Gwinnett Teacher of the Year comes from GSMST
By: Keith Farner
Published: November 8, 2013
DULUTH — Last week, Hyunjin Son admitted that she wouldn’t be “crowned anything anytime soon.”
That changed Thursday night at the Gwinnett Center at an annual Gwinnett County Public Schools Teacher of the Year banquet and celebration of education. Chosen as one of six finalists, Son, an engineering teacher at the Gwinnett School for Math, Science and Technology, was then selected High School Teacher of the Year before it was announced she is the 2014 Gwinnett County Teacher of the Year.
An engineering researcher who left the lab to enter the education field, Son’s reaction when she learned she was a finalist was “shock and disbelief.”
Those feelings continued on Thursday as Son stood and hesitated before she walked to the stage.
“I didn’t know I had to give a speech twice,” she said. “So I only prepared one speech. … To be recognized for everybody else is, is just baffling.”
The Elementary School Teacher of the Year award went to Heather Watkins, a first grade teacher at Mulberry Elementary, and the Middle School Teacher of the Year was Lissette McRea of Berkmar Middle. The other finalists were Ashley Allgood of Brookwood High, Stacey Dunlap of Simpson Elementary and Carol Williams of Summerour Middle.
As Gwinnett’s Teacher of the Year, Son now competes for the Georgia title. She will receive an annual award of $1,000 and the other level winners will each receive $750 each year, for as long as they are employed with GCPS. The finalists will receive a one-time award of $500, and each local school winner will receive a one-time award of $200.
The process began with 130 teachers selected at their local schools before a selection committee narrowed the list to 26 semifinalists and six finalists.
Son teaches Foundations of Engineering and Technology to ninth graders. Son has said she hopes to expose engineering to as many students as possible, and that her students could help change society’s views on women in engineering.
She also credited other teachers at GSMST for helping to develop a curriculum that Son said was a reason she was selected.
“I don’t think this is an award I can take on my own,” she said. “But it’s an absolute team effort.”
She came to GSMST in 2010 after she previously taught at Peachtree Ridge High. Because she’s “part of excellence,” Son said she’s grown as a teacher since she began at GSMST.
GSMST Principal Jeff Mathews said Son makes GSMST a better school, and the district is lucky to have her. Mathews said Son’s educational background helps make engineering relevant to her students.
“She is a true role model not only for our future female engineers, but also for all of our young adults,” he said. “Her attention to rigor and relationships with her students is remarkable. The innovation and expertise is evident the minute you walk into her classroom as you see students exercising critical thinking and problem-solving skills.”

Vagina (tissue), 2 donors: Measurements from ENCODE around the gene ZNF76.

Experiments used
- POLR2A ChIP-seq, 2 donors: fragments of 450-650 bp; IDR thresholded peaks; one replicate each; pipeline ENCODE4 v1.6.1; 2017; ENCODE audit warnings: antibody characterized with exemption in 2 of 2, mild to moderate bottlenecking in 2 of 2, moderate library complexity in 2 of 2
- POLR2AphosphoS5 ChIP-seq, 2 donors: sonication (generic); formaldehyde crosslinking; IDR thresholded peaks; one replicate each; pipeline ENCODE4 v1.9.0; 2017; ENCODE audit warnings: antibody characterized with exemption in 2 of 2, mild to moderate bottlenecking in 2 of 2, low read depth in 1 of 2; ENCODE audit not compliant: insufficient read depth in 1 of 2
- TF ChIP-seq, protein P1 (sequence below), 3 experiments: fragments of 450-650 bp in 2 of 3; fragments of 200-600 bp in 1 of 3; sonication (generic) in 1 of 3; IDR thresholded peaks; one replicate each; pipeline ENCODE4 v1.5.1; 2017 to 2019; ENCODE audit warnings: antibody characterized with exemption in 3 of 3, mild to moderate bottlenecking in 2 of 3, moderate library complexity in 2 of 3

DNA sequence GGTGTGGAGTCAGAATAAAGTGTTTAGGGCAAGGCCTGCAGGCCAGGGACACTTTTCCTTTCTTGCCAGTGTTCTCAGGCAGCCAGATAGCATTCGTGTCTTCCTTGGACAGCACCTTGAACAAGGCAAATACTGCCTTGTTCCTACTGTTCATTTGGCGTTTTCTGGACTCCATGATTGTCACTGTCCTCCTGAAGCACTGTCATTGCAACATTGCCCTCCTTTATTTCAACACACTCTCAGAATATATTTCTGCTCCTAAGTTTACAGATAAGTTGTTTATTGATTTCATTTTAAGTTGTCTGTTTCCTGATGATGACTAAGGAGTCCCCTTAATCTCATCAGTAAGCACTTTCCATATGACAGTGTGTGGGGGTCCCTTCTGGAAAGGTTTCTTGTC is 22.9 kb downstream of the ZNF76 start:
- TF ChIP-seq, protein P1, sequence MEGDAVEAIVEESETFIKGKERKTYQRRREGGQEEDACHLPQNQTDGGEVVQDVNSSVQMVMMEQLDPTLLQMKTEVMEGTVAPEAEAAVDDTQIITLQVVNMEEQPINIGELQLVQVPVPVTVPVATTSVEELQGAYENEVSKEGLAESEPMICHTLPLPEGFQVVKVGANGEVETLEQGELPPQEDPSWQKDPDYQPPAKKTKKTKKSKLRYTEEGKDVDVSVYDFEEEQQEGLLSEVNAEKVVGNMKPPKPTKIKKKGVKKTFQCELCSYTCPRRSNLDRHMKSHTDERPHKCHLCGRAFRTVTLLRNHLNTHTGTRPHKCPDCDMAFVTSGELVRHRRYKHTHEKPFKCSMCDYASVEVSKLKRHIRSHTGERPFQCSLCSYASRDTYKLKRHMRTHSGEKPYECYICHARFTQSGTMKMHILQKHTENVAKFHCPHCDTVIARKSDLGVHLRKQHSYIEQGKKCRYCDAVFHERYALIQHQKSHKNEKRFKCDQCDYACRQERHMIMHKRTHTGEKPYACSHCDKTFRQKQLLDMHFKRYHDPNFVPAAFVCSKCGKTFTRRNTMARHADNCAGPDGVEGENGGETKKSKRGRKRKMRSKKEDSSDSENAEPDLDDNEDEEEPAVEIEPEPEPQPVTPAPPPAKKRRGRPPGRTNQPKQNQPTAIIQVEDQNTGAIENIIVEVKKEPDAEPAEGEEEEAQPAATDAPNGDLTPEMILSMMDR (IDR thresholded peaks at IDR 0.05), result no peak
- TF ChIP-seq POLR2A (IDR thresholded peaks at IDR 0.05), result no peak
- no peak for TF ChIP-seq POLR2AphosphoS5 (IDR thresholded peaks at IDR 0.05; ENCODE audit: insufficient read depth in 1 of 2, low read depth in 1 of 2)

In her speech, Son also thanked Mathews.
“Thank you for believing in me even, at times, when I didn’t believe in myself,” she said.
Son is in her ninth year in education, all with GCPS, and she said she found passion in her second career.
Son earned a Bachelor’s degree in mechanical and biomedical engineering from Tufts University, and a master’s degree in science education from the University of Georgia.
Son became a teacher after she worked in the male-dominated field of engineering research where she didn’t have much in common with her colleagues outside of work.
But she was also part of a bio-medical research team at the University of Chicago that developed a patent for ways to cool down the body following cardiac arrest before a person arrives at a hospital.
Son migrated to the United States as a 7-year-old from Seoul, South Korea, and experienced one of her biggest hurdles when she learned English.
“I was forced to learn to communicate my thoughts and feelings to a teacher who was not supportive of my endeavor,” she said.
Her professional engineering background helps her develop a relationship with her students, to influence them and get them excited about engineering.
“I hoped to utilize these opportunities to serve as a role model for all of my students to demonstrate that women can be intelligent, creative, scientists and even engineers,” she said. “My presence could change how male students viewed and treated women. But more importantly, I wanted my female students to understand that their capabilities and interests should not be influenced or limited by society but by their own ethics and passion.”
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